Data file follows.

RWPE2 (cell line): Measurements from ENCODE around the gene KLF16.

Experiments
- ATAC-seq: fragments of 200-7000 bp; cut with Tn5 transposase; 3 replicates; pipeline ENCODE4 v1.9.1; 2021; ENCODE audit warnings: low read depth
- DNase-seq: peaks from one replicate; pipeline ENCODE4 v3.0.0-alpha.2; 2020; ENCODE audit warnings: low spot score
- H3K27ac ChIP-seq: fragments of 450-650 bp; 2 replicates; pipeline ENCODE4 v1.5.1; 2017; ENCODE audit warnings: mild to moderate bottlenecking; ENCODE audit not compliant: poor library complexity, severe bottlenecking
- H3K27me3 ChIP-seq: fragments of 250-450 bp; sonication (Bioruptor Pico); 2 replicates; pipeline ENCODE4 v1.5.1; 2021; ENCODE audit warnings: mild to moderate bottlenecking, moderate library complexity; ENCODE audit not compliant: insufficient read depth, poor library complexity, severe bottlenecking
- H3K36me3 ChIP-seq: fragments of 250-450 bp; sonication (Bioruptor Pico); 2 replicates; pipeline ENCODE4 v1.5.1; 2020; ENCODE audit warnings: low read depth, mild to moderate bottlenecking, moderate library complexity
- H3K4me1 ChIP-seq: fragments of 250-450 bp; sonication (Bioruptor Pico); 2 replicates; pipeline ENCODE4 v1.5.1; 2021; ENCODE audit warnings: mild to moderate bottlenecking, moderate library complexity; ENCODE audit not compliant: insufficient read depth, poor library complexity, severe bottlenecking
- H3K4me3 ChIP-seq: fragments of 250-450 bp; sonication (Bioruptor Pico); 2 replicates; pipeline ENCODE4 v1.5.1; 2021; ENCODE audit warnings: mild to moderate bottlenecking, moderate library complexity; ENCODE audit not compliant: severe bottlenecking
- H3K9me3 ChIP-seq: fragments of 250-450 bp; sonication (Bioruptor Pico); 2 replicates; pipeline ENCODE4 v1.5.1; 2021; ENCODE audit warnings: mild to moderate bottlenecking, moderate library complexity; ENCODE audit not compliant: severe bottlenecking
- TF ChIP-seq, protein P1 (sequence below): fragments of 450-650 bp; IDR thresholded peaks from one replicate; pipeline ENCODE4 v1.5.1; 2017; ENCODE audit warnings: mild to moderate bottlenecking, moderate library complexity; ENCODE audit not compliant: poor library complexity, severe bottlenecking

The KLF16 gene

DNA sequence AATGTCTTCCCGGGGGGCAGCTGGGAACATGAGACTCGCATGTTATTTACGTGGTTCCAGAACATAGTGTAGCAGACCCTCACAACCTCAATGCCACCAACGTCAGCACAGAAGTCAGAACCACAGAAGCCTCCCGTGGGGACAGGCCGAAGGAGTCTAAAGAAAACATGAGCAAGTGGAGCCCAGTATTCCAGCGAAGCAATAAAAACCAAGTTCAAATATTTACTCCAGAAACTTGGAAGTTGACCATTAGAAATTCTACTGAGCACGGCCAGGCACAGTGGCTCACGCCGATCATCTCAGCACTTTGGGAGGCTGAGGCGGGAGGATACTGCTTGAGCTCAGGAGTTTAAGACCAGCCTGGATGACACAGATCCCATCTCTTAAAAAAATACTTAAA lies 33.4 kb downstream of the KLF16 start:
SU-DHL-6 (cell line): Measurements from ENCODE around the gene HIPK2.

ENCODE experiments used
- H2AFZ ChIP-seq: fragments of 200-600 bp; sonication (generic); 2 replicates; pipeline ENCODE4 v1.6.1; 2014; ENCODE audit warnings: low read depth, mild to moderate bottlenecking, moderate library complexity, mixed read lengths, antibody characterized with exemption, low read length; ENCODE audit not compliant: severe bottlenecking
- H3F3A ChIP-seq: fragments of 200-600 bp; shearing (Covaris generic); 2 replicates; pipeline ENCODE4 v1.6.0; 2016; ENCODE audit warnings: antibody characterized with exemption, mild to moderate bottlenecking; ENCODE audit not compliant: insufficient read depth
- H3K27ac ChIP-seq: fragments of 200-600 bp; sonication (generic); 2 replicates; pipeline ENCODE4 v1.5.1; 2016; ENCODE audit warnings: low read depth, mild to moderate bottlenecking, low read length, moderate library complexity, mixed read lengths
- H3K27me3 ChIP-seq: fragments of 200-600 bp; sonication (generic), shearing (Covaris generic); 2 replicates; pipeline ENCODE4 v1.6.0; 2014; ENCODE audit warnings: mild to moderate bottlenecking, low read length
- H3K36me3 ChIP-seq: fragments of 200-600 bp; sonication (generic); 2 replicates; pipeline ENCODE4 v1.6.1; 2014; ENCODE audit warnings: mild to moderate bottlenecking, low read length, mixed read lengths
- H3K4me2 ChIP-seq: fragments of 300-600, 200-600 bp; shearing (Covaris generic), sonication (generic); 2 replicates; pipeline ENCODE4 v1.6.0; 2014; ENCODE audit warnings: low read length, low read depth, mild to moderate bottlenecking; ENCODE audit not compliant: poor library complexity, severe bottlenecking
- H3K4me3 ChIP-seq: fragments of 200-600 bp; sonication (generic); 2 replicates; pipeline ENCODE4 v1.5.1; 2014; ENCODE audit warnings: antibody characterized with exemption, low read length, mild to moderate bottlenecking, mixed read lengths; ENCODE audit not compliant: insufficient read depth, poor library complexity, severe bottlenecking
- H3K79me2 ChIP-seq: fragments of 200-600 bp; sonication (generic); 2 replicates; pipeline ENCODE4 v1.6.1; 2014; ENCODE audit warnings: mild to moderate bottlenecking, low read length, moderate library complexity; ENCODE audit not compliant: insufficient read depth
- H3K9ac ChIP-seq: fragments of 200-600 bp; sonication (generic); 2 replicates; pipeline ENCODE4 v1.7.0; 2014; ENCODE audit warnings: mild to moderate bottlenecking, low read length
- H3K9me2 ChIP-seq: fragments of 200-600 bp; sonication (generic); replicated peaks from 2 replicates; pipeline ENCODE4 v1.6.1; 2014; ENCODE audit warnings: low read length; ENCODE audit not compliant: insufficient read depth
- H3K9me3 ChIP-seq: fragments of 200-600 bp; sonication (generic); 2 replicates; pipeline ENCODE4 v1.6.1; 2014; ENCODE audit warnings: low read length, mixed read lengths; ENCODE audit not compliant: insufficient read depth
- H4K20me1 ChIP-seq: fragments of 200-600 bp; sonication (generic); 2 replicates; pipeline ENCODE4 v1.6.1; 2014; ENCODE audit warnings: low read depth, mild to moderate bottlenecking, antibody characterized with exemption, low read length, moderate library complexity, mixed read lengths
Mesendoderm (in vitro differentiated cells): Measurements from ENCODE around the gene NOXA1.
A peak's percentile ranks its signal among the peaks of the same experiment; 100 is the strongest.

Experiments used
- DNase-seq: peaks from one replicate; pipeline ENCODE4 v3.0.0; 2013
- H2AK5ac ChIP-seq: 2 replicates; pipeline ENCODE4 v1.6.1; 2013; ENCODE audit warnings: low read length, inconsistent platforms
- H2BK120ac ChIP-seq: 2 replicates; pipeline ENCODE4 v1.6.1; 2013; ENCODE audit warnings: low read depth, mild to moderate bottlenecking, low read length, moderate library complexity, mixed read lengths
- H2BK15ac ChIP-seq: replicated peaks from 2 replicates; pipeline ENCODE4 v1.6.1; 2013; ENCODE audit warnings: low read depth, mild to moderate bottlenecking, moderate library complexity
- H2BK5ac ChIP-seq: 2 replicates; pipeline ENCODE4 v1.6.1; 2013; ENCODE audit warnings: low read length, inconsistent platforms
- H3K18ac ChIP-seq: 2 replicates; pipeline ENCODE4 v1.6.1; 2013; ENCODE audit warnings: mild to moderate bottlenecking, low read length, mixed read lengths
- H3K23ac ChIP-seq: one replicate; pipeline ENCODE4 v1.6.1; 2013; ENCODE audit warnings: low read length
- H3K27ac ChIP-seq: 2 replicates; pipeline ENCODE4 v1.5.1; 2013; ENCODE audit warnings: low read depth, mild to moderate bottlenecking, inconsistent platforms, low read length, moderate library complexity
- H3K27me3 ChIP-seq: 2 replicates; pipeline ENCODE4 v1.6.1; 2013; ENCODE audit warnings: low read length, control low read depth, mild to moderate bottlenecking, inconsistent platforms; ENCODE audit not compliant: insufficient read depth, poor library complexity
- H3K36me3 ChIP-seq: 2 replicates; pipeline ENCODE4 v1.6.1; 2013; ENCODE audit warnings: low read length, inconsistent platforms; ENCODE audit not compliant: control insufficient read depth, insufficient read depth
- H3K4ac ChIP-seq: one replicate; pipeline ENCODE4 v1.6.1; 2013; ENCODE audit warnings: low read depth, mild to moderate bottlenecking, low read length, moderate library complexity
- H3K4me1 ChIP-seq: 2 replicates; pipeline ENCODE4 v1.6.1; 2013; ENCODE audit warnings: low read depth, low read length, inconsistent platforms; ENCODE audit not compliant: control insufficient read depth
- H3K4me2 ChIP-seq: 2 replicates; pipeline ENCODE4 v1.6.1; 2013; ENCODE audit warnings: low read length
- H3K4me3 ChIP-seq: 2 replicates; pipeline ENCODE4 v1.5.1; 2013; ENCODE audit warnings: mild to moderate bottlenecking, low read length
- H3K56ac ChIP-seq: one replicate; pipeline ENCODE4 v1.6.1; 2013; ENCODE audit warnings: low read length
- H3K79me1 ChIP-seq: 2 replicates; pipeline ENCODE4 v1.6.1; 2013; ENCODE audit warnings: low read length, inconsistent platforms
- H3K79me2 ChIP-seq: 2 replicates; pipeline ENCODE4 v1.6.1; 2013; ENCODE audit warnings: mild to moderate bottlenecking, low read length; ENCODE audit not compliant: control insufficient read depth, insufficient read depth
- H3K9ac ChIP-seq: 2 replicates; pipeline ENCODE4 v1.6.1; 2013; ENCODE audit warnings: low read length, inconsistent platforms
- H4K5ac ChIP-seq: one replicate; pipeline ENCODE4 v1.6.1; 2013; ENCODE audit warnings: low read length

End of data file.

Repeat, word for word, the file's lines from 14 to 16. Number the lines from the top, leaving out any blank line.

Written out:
SU-DHL-6 (cell line): Measurements from ENCODE around the gene HIPK2.

ENCODE experiments used
- H2AFZ ChIP-seq: fragments of 200-600 bp; sonication (generic); 2 replicates; pipeline ENCODE4 v1.6.1; 2014; ENCODE audit warnings: low read depth, mild to moderate bottlenecking, moderate library complexity, mixed read lengths, antibody characterized with exemption, low read length; ENCODE audit not compliant: severe bottlenecking